But where there are no extenuating circumstances, the forfeited recognizance should not be remitted. The rearrest and conviction of the accused alone is not sufficient: State v. Warwick, 3 Ind. App. 508. The purpose of the recognizance is to assure the presence of the party at the time appointed for his appearance, which is essential to the orderly administration of justice. A willful failure to appear at that time not only shows disrespect for the court and for the authority of the law, but it also results in inconvenience and expense to many persons and to the county. The default, of course, is that of defendant but the bondsman is the one who guaranteed his presence, and who must suffer for the default.

“The primary purpose of bail in a criminal case is not to increase the revenue of the State, or to punish the sureties, but to combine the administration of criminal justice with the convenience of the person accused but not proved to be guilty. Its object is to relieve the accused of imprisonment, and the State of the burden of keeping him pending the trial, and at the same time, to put the accused as much under the power of the Court as if he were in custody of the proper. officer, and to secure- the appearance of the -accused so as to answer the call of the Court and do what the law may require of him”: 6 Am. Jur. 61.-

- In the present case there is no excuse offered for the failure of the defendant to appear. His conduct would indicate that he was a fugitive from justice who *508was willfully and defiantly evading the law. See Commonwealth v. Flowers, 32 Del. Co. 29. He was not apprehended through the efforts of the bondsman. The only extenuating circumstances are that the bondsman acted gratuitously and that he advanced the money to finance the return of defendant from California to Pennsylvania. We understand that the solicitor for the county commissioners had previously questioned the authority of the commissioners to advance expenses for the return of prisoners.

To adopt petitioner’s theory that he should be exonerated from all liability on the forfeited recognizance merely because defendant was returned and punished would mean that the bondsman assumes no liability unless defendant never appears. But that was not his undertaking; his bond was that' defendant would appear at a certain time. As stated by Judge Schaeffer of Lancaster County in In re Theveny’s Bail, 84 D. & C. 90 (1952) : “If there would be no penalty for failure to appear there might be no necessity to require a bail bond.” To remit forfeitures merely because the bondsman acted gratuitously would weaken the sanction of the recognizance to assure the appearance of defendants and would establish a dangerous precedent: Ruby’s Bail, 12 D. & C. 582 (1928); Commonwealth v. Flowers, 32 Del. Co. 29.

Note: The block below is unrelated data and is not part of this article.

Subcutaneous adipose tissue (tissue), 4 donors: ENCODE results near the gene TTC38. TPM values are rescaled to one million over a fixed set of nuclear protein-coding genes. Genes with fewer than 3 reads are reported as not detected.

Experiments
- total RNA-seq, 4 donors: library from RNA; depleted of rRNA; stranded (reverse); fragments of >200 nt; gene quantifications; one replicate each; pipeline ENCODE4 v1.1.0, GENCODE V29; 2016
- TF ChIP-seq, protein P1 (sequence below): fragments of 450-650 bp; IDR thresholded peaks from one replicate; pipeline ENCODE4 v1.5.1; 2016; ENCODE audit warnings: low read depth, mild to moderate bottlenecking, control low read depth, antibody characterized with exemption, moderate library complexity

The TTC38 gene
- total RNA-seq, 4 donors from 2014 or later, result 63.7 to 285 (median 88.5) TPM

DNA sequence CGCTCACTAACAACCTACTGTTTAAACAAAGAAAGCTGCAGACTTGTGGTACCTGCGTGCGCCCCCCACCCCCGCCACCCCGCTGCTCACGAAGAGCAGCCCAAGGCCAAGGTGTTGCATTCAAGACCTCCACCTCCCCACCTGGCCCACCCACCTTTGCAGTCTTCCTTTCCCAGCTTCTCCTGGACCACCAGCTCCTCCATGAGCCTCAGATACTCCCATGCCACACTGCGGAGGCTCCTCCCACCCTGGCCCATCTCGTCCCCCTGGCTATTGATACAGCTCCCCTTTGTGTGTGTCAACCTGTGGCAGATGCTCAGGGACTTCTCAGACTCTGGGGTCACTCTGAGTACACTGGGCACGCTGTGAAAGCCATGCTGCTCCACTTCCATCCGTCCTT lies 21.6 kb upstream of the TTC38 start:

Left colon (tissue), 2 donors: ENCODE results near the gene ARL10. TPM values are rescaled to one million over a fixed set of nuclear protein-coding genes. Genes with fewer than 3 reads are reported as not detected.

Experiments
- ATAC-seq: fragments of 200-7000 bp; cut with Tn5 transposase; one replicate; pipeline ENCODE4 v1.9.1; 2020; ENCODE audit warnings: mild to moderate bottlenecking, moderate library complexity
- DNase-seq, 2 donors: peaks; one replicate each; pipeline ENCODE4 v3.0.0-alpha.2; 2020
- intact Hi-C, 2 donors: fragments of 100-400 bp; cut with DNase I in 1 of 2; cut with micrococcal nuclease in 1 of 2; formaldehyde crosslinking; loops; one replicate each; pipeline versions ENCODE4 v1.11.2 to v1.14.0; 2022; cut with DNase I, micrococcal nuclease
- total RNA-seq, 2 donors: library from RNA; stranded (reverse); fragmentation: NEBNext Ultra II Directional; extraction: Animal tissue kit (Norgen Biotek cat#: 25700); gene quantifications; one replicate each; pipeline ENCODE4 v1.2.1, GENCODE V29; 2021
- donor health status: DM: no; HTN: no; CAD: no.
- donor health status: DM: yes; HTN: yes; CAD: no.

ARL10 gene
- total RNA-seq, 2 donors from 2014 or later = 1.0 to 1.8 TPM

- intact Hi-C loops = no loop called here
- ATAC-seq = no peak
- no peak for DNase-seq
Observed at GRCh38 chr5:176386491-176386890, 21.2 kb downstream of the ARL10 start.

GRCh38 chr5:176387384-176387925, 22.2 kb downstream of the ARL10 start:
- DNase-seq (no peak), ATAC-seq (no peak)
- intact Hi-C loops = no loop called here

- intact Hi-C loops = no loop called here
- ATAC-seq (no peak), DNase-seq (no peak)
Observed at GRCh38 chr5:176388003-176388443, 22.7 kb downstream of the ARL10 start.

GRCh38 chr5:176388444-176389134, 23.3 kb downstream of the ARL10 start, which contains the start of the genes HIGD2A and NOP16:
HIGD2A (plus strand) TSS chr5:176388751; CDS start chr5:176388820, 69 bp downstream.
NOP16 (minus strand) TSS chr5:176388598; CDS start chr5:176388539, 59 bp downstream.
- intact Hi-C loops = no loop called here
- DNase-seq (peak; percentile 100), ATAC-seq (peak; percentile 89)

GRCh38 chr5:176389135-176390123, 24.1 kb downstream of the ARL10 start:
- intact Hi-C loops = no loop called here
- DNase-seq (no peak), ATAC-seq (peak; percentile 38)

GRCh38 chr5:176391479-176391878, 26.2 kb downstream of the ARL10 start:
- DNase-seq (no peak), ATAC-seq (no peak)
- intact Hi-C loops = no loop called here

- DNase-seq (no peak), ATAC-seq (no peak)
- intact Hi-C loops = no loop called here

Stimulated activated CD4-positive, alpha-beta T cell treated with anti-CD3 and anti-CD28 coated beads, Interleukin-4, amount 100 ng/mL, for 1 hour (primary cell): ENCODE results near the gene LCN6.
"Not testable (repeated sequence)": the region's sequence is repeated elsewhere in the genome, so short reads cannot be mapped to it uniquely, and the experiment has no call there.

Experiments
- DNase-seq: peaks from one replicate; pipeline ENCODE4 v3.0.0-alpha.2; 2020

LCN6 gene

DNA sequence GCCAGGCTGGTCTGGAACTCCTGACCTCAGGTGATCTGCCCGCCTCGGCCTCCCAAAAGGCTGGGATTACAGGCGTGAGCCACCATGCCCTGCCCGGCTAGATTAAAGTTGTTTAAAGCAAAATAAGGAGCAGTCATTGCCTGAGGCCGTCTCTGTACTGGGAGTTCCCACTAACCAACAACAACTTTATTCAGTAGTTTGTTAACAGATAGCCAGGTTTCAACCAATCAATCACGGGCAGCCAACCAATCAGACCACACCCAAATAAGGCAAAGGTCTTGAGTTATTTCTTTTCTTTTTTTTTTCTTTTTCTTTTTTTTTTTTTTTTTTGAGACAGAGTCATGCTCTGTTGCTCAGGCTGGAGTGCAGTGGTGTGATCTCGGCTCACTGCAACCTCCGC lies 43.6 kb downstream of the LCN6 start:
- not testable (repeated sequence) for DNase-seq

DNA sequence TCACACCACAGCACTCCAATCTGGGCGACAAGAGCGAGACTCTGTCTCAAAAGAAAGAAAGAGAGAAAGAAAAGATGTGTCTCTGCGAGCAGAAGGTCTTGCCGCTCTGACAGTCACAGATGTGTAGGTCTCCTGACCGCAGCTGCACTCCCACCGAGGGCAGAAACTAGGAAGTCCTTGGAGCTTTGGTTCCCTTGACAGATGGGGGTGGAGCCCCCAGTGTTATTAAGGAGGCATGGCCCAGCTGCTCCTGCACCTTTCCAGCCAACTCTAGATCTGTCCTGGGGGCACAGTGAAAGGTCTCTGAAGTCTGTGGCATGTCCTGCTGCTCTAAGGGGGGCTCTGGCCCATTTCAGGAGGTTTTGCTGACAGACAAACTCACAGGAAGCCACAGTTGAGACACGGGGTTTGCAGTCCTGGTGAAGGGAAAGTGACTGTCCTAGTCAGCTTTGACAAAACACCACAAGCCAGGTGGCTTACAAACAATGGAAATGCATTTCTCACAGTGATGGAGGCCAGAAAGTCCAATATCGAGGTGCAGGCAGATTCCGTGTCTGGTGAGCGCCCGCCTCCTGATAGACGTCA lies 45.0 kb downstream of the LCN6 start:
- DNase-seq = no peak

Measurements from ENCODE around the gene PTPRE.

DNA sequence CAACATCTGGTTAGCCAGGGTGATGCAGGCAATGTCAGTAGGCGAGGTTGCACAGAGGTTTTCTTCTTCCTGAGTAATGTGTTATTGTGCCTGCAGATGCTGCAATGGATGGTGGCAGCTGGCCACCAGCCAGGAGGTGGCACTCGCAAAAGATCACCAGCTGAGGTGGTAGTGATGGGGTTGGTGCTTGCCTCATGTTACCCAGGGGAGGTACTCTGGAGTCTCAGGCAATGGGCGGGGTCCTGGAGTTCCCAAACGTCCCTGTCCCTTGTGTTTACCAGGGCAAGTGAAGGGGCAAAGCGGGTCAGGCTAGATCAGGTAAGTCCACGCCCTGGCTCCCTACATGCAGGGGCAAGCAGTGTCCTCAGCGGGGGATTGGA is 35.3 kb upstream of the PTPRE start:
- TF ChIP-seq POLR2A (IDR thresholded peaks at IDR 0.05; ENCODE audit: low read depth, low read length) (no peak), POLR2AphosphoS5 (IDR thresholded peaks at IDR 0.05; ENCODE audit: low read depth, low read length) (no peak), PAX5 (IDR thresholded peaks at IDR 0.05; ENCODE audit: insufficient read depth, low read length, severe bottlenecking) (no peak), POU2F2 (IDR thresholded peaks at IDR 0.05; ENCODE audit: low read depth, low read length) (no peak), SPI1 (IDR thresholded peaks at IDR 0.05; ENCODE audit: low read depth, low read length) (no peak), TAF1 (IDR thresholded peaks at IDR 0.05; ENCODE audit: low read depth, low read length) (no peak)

Had the bondsman not advanced the cost of returning defendant from California, it is probable that defendant would have escaped punishment. He was •under no obligation to do so, and the solicitor for the county commissioners had questioned their authority to do so. One of the reasons for granting authority to the court to remit or moderate forfeitures is to provide an incentive to the bondsman to make an effort to produce defendant. The bondsman here did cooperate with the Commonwealth. We believe that the ends of justice would be met in this case if the forfeiture *509of the recognizance were moderated so as to make the total liability of the bondsman $750. The county has received reimbursement from defendant for the cost of returning him from California which included the sum of $600 advanced by the bondsman. The bondsman would therefore be entitled to credit for this amount and his outstanding liability would be $150.

And now, April 18, 1955, it is ordered and decreed that the forfeited recognizance of W. E. Toddes for the appearance of Gerard Sehouten be moderated so as to make the total liability of the bondsman thereon $750, and it is directed that he be credited thereon with the sum of $600 advanced by him.

Commonwealth v. Schouten
3 Pa. D. & C.2d 504

Case Details

Commonwealth v. Schouten
Decision Date
Apr 18, 1955

3 Pa. D. & C.2d 504